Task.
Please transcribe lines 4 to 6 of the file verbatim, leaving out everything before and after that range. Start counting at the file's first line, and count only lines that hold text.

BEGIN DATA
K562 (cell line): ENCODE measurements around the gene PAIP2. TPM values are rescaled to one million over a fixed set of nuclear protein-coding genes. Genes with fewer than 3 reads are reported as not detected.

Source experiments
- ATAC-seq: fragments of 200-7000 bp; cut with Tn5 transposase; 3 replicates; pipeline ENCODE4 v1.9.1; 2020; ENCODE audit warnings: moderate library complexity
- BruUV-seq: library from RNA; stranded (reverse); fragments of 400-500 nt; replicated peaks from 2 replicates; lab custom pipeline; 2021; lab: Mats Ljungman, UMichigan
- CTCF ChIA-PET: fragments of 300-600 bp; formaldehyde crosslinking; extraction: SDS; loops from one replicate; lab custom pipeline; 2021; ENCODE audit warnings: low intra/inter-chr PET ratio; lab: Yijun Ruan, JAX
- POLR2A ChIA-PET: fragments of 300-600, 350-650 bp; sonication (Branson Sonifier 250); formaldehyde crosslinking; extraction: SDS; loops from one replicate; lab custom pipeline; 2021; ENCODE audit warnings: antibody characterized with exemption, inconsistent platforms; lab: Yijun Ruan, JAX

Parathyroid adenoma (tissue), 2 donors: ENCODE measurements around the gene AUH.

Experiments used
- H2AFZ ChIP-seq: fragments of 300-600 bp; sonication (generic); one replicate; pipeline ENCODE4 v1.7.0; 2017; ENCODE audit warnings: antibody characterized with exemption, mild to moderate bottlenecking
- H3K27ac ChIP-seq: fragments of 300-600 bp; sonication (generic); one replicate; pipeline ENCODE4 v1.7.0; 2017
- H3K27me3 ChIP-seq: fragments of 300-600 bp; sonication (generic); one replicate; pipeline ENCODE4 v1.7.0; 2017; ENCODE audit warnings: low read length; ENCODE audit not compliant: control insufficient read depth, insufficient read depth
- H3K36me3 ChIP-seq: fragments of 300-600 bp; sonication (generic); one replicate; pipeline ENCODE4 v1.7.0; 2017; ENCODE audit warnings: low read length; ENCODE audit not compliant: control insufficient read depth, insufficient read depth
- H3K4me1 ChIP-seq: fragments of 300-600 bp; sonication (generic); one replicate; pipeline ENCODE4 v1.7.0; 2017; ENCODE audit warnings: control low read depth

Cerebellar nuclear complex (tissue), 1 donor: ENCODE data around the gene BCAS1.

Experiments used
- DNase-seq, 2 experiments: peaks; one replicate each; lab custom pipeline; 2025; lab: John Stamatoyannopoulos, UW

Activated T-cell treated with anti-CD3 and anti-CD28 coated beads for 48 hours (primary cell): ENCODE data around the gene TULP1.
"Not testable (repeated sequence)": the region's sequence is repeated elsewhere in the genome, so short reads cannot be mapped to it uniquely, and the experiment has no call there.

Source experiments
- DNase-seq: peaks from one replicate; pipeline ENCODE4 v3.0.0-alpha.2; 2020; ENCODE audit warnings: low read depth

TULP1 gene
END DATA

- BruUV-seq: library from RNA; stranded (reverse); fragments of 400-500 nt; replicated peaks from 2 replicates; lab custom pipeline; 2021; lab: Mats Ljungman, UMichigan
- CTCF ChIA-PET: fragments of 300-600 bp; formaldehyde crosslinking; extraction: SDS; loops from one replicate; lab custom pipeline; 2021; ENCODE audit warnings: low intra/inter-chr PET ratio; lab: Yijun Ruan, JAX
- POLR2A ChIA-PET: fragments of 300-600, 350-650 bp; sonication (Branson Sonifier 250); formaldehyde crosslinking; extraction: SDS; loops from one replicate; lab custom pipeline; 2021; ENCODE audit warnings: antibody characterized with exemption, inconsistent platforms; lab: Yijun Ruan, JAX